Poor diet reflected in height, weight of low-income Hispanics
A study of low-income Hispanic women and children in California revealed a high prevalence of individuals who were short in stature and overweight. Children in San Jose tended to be shorter than their Tulare County counterparts. Even after adjusting for socioeconomic variables and hereditary differences, the difference in size remained significant. These findings indicate that low-income Hispanics might benefit from nutrition and health interventions.
Hispanics are the second largest and fastest growing minority in the United States. In 1987, 60% of all Hispanics in the United States lived in California. Many of them live in poverty; in California, the poverty rate is higher for Hispanics than for non-Hispanics. Despite this fact, few studies have examined factors influencing the nutritional status of California's Hispanic population, and very little is known about the potential differences between rural and urban groups. Yet, if the nutritional problems of urban and rural Hispanics are found to be different, public health measures can be more appropriately targeted.
The objective of this study was to examine dietary factors and nutritional status of two low-income populations of Hispanic women and their children. This paper reports the findings on status as indicated by height and weight. The study was conducted in 1989-90, using a pool of randomly recruited, low-income Hispanic families from rural Tulare County and San Jose, California. The families were recruited primarily from clinics of the Special Supplemental Food Program for Women, Infants, and Children (WIC), which is a federally funded program targeting low-income pregnant and postpartum women and to children up to 5 years old who are at nutritional risk.
Socioeconomic status was established by gathering information from the mother on factors such as income, education and housing. Trained nutritionists measured the height and weight of the mother and at least two of her children between the ages of 1 and 9. The measurements were made without shoes and with light clothing. Pregnant women and women with a child less than three months of age were excluded from analyses. The sample included 95 mothers with 226 children in Tulare, and 57 mothers with 124 children in San Jose. All of the Tulare participants were from farmworker families.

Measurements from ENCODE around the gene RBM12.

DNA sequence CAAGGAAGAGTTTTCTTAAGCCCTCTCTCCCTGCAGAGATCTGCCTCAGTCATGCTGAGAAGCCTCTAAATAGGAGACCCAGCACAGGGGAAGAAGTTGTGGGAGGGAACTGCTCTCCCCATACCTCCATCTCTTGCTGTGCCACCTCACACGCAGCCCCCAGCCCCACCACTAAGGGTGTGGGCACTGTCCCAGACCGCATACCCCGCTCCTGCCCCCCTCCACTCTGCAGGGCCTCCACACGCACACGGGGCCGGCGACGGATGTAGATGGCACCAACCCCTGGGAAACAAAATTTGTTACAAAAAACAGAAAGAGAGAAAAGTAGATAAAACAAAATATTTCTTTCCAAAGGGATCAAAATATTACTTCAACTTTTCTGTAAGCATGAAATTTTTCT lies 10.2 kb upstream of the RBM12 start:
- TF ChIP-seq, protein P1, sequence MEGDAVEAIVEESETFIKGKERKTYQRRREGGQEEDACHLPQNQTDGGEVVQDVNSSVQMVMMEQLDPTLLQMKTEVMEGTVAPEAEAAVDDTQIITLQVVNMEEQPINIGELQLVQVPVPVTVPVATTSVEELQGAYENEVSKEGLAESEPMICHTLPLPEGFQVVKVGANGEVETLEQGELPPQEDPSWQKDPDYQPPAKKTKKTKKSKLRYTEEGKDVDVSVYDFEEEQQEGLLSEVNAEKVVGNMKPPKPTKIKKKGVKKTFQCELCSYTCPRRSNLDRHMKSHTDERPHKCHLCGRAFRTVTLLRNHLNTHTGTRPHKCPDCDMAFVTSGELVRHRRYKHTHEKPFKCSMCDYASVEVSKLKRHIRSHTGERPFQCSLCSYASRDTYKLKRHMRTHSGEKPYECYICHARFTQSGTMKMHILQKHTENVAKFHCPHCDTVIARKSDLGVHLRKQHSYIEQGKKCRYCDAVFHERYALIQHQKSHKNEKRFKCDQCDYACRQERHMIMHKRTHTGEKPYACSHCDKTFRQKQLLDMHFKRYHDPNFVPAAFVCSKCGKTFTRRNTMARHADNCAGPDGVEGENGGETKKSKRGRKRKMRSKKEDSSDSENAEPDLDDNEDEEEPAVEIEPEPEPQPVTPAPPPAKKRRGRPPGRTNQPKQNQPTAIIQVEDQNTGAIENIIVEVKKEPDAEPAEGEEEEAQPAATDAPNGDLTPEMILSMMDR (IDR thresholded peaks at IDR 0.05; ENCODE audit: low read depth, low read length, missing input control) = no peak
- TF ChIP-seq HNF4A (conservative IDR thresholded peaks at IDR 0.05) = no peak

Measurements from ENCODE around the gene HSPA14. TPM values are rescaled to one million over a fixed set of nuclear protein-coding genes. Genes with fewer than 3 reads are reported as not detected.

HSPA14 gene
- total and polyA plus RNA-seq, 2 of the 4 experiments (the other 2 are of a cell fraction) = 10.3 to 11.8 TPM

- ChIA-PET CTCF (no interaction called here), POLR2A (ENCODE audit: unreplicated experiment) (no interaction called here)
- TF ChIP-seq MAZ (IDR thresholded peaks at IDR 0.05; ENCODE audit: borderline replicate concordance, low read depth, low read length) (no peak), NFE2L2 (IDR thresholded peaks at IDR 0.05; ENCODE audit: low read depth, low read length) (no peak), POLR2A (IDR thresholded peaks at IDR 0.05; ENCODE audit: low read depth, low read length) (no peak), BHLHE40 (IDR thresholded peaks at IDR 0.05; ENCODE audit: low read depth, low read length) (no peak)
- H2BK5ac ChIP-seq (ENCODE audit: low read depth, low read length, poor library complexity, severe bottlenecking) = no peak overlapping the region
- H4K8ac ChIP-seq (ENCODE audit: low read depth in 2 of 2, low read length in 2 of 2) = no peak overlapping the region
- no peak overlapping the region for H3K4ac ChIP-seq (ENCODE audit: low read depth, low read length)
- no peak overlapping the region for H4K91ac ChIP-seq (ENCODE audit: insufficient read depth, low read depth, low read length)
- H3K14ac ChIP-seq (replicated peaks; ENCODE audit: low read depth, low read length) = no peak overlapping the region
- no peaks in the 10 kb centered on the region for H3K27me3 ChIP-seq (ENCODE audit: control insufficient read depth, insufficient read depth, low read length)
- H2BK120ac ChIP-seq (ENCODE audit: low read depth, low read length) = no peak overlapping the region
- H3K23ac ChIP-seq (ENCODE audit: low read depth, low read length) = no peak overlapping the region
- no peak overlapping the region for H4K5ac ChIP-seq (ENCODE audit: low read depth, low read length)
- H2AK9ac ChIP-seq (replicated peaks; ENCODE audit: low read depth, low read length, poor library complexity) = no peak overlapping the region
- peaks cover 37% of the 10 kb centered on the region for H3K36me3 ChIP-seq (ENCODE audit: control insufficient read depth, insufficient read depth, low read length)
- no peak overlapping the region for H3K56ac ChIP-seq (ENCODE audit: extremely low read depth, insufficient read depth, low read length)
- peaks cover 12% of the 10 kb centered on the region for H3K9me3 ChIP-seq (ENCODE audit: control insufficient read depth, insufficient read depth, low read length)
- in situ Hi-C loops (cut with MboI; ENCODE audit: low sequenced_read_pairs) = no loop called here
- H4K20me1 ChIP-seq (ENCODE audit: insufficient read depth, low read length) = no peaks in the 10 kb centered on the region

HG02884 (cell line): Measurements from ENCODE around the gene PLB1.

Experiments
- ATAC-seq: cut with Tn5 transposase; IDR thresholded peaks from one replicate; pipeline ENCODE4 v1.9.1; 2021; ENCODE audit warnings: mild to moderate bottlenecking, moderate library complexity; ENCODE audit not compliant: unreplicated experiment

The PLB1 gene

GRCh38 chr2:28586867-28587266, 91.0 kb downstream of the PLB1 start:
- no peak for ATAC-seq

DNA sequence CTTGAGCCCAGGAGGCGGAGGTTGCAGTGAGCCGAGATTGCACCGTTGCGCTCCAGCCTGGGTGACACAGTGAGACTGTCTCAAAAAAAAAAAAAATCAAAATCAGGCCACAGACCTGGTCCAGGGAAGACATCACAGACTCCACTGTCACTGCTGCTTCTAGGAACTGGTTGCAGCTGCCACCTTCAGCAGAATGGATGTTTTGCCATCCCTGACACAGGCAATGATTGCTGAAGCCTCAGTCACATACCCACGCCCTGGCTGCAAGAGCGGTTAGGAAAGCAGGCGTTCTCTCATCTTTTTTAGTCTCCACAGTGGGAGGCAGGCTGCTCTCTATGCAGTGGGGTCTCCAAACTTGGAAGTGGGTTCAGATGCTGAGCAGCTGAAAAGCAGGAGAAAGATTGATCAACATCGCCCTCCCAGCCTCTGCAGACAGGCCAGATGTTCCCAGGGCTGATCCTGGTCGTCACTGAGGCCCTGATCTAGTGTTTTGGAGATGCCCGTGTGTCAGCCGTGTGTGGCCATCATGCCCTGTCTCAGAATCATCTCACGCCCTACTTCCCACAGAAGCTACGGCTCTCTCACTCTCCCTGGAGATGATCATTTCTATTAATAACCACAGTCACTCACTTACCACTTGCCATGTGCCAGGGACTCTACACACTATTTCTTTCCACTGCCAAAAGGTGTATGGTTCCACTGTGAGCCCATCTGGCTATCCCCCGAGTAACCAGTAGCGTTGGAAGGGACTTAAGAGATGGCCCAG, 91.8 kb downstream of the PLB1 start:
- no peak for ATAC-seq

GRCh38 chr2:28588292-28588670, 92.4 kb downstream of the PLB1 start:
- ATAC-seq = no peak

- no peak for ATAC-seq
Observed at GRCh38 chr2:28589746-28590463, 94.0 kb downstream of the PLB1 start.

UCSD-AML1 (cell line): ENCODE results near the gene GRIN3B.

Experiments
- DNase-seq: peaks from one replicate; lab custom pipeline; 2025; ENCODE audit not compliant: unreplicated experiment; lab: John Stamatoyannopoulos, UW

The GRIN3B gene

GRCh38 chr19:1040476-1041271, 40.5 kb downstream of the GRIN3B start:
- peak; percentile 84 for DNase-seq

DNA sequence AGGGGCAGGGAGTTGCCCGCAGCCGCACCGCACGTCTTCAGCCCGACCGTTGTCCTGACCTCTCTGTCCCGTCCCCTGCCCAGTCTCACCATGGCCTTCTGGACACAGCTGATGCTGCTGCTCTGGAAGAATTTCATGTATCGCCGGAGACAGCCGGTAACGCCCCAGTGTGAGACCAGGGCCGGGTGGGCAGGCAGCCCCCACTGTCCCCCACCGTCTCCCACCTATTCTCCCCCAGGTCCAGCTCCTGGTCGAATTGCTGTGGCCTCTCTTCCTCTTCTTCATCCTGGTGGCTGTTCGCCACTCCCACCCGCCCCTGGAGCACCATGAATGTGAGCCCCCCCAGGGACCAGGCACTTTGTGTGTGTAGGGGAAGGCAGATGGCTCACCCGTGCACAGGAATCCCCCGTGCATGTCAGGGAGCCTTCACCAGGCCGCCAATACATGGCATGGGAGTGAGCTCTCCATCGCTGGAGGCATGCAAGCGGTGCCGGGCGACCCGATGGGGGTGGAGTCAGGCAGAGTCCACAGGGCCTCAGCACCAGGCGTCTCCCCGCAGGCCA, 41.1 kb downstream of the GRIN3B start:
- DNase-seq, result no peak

Both the farmworker and urban samples consisted primarily of very low-income Mexican-American families (table 1). Compared to 1987 national statistics for Hispanics, the families in Tulare County and San Jose were larger on average by two persons, with an average household size of six. The majority of mothers were born in Mexico or another Latin American country, although the majority of children were born in the United States.
Unemployment was high, with a jobless rate of 35% for the farmworker families and 47% for urban parents. As a consequence, total income was lower than the national average. More than 90% of families lived below the federal poverty level. Mothers in San Jose had more schooling (7.4 years versus 6.1 years for Tulare mothers, and a higher rate of English-speaking language competency (32% compared to 19% for Tulare mothers). At the same time the unemployment rate was higher for San Jose families, and per capita yearly wage was lower, $1,119 compared to $1,457 for Tulare families. The median family income for Hispanics nationally, including wages and public assistance, was nearly $16,500 in 1988 dollars, which was almost double the $9,000 reported in Tulare, and the $9,900 in San Jose in 1989-90.
The percentage of two-parent households was fairly similar to the national Hispanic average of 71%, with 83% in Tulare and 63% in San Jose. More families in San Jose than Tulare were headed by a single female, which may account for the employment and wage income disparities. Despite having similar total incomes, farmworker families may have been slightly better off financially compared to their urban counterparts in San Jose where the cost of living was substantially higher; for example, per capita yearly housing cost was $1,190 in San Jose and $753 in Tulare.
Mother's height and weight